I have studied the human mind for over 40 years. My focus as a psychologist has often been mental illness and its treatment. But for the last 20 years more and more of my time has been spent studying something I shall call RESILIENCE. Resilience is the ability to bounce back in the wake of challenges, adversity, and often withering stress. My investigations led me to study CPAs, athletes, the military, trauma survivors, and US Navy SEALs. I was fascinated with the quest to understand how some people were able to rebound after catastrophic failure, injury, or loss. The answer soon became clear. The most powerful factor that promotes human resilience is a sense of connectedness to us.
While conducting a focus group with US Navy SEALs I was impressed with how these extraordinary warriors seemed to gain an identity from a sense of connectedness. They saw themselves as being a part of something far greater than themselves, and they drew strength from that connectedness.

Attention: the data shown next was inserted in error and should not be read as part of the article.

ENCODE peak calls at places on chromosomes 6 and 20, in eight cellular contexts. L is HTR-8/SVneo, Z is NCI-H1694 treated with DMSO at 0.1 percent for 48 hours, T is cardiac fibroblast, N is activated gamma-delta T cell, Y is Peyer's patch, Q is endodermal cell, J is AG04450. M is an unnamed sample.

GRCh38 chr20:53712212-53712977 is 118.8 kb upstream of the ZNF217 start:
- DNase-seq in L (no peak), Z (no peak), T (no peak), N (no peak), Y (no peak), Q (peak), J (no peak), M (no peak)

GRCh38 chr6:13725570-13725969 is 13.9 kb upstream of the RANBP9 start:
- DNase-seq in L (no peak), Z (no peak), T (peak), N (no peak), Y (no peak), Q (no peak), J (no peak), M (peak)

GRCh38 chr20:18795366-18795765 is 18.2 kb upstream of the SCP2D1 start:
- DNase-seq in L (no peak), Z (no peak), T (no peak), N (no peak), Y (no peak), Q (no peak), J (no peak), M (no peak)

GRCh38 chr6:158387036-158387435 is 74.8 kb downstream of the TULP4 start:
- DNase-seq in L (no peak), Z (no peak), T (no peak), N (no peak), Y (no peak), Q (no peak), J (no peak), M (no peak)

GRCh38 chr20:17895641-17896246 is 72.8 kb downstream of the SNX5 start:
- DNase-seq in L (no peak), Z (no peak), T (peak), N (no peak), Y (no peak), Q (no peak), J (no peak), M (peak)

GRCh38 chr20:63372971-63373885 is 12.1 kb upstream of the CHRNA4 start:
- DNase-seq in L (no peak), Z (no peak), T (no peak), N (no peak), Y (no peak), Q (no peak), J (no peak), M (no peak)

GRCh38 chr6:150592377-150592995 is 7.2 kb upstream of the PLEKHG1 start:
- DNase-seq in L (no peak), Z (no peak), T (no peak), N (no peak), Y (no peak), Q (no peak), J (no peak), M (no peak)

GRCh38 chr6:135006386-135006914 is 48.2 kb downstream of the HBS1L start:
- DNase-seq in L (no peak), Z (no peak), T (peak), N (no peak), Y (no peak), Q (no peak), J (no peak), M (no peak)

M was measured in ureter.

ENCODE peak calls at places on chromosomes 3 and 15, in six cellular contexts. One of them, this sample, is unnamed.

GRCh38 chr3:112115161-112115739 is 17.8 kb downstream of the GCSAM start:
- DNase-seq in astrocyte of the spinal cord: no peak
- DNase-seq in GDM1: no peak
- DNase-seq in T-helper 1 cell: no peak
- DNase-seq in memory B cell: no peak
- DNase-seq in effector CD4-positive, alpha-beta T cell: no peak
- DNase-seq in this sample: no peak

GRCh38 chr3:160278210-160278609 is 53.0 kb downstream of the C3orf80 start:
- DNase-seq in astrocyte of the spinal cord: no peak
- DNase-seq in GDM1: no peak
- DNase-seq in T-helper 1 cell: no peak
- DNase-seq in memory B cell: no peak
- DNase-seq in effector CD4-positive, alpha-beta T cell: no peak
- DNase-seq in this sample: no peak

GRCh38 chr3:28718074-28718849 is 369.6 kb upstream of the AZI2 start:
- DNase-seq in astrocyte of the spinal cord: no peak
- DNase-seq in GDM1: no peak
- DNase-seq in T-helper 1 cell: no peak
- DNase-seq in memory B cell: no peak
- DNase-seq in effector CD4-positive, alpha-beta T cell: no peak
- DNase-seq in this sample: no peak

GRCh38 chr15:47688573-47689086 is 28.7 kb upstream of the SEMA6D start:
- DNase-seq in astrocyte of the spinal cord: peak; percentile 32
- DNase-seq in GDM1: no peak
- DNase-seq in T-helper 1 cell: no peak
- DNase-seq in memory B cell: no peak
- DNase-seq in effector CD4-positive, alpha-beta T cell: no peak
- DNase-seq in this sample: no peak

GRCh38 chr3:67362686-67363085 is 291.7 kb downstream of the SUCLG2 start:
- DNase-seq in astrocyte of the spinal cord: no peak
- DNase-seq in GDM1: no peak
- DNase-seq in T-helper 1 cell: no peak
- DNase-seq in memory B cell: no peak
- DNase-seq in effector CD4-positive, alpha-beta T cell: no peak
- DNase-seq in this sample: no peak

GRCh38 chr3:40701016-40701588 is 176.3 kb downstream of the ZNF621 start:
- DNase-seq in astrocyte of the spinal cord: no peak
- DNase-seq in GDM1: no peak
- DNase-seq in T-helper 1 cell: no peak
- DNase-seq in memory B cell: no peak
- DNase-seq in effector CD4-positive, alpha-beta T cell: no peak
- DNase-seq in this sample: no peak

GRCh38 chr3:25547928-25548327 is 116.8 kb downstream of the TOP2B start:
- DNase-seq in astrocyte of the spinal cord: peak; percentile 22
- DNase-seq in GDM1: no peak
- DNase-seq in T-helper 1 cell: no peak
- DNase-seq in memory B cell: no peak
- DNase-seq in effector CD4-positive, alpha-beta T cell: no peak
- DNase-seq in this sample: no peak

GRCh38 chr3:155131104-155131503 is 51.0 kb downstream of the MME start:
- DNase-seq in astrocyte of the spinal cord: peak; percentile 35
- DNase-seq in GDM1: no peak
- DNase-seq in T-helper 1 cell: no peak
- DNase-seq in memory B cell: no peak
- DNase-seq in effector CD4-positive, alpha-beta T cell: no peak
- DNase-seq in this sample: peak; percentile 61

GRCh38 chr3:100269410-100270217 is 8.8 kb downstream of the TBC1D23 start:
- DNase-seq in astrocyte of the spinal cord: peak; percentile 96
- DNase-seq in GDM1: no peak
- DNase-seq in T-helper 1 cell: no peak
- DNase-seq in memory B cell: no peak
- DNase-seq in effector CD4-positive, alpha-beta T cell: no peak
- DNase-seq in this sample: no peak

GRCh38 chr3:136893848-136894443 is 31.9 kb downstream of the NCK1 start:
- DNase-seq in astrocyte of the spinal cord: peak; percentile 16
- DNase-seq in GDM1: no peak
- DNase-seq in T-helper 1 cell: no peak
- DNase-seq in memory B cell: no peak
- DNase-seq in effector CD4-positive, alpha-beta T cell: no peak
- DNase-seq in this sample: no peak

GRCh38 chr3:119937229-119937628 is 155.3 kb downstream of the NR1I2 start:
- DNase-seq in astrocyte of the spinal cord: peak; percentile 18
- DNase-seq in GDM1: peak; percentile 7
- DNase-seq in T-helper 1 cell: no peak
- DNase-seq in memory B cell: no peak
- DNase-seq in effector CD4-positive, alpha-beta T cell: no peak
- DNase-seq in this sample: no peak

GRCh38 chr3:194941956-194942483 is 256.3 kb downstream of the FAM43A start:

The power of connectedness is not unique to Navy SEALs. It resides in many places. In sports teams, in colleges, and yes even in businesses. Organizations that foster a climate of connectedness, pride, and mutual support appear to be the leaders in their respective industries. The Institute of Medicine recently released a report wherein they identified connectedness as a factor in promoting a ready and resilient workforce. They further indicated that resilient leadership could be an important factor in building connectedness and organizational resilience.
How do we teach managers to become resilient leaders and promote connectedness? The answer resides in creating organizational values of support, open communications, and integrity. But the key appears to be whenever possible reminding people they are part of a team, a network of mutual support and shared identity. There really isn’t any “I” in “TEAM.” If we embrace the notion of connectedness, it permeates all aspects of our lives.